China’s military has recently conducted three days of military drills in an attempt to encircle Taiwan. Beijing views Taiwan as a breakaway province of China and has declared the operation a “stern warning” to the island’s government. The exercises began shortly after President Tsai Ing-wen returned from a trip to the United States.
The Taiwanese Defence Ministry reported that 42 Chinese military planes and eight ships crossed the Taiwan Strait median line, an unofficial dividing line between Chinese and Taiwanese territory. Chinese state media said the military drills would “simultaneously organise patrols and advances around Taiwan island, shaping an all-round encirclement and deterrence posture”. They added that “long-range rocket artillery, naval destroyers, missile boats, air force fighters, bombers, jammers and refuellers” had all been deployed by China’s military.
Taiwan considers itself a sovereign state with its own constitution and leaders. However, China sees the island as a breakaway province that will eventually be brought under Beijing’s control – by force if necessary. President Xi Jinping has stated that “reunification” with Taiwan “must be fulfilled”. China often holds drills around Taiwan, but this “encirclement” is seen as a response to President Tsai meeting US House Speaker Kevin McCarthy on Wednesday.
President Tsai said in a meeting with a US congressional delegation in Taipei that her government would continue working with the US and other democracies as the island faces “continued authoritarian expansionism” from China. House foreign affairs committee chairman Michael McCaul stated that Washington was providing weapons to Taiwan for peace, not war.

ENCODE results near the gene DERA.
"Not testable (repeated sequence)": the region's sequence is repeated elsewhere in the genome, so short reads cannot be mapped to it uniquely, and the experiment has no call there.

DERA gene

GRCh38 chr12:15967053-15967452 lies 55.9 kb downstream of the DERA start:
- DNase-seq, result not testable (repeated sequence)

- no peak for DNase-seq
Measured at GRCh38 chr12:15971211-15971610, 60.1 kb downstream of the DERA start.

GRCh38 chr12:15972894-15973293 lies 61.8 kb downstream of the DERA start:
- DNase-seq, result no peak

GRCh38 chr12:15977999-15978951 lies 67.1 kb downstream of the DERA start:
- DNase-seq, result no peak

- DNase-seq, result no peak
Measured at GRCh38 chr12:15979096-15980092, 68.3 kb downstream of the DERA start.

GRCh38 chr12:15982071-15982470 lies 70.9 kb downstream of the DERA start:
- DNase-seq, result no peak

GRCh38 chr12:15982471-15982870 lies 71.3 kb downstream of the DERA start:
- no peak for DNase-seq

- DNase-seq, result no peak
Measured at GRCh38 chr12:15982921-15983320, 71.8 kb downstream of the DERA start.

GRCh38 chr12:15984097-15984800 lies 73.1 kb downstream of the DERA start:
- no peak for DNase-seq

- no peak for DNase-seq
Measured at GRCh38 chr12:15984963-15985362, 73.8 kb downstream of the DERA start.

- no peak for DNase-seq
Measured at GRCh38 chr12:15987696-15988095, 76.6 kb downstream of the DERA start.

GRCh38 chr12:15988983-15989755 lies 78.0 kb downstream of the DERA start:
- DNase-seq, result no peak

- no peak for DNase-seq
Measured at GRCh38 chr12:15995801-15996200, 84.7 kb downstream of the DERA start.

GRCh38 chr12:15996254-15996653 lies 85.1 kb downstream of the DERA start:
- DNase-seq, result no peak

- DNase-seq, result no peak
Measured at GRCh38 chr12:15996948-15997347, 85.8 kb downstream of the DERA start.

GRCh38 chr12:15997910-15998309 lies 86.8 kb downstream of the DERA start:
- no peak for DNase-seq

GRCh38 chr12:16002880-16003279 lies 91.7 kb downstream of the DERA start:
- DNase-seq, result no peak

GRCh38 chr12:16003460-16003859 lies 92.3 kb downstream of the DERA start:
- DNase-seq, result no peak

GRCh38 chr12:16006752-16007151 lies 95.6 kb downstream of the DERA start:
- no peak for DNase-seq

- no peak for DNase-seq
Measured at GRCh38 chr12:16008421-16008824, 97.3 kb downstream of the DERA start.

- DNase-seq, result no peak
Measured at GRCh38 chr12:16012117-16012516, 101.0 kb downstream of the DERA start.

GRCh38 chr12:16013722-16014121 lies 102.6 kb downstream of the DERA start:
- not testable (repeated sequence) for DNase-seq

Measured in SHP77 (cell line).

In Taiwan’s capital Taipei, residents seemed unfazed by China’s latest manoeuvres. Jim Tsai commented that many Taiwanese have grown accustomed to it, while Michael Chuang said they seemed to like doing it, circling Taiwan like it was theirs. The three-day operation around Taiwan – dubbed “United Sharp Sword” – ran until Monday, as reported by the People’s Liberation Army’s (PLA) Eastern Theatre Command.
Taiwan’s defence ministry responded to China’s exercises “with a calm, rational, and serious attitude” based on the principle of “not escalating conflicts, nor causing disputes to defend our national sovereignty and security”. Last August, Beijing carried out almost a week of drills around Taiwan after Nancy Pelosi visited Taipei. The exercises included the deployment of fighter jets and warships, and the firing of ballistic missiles.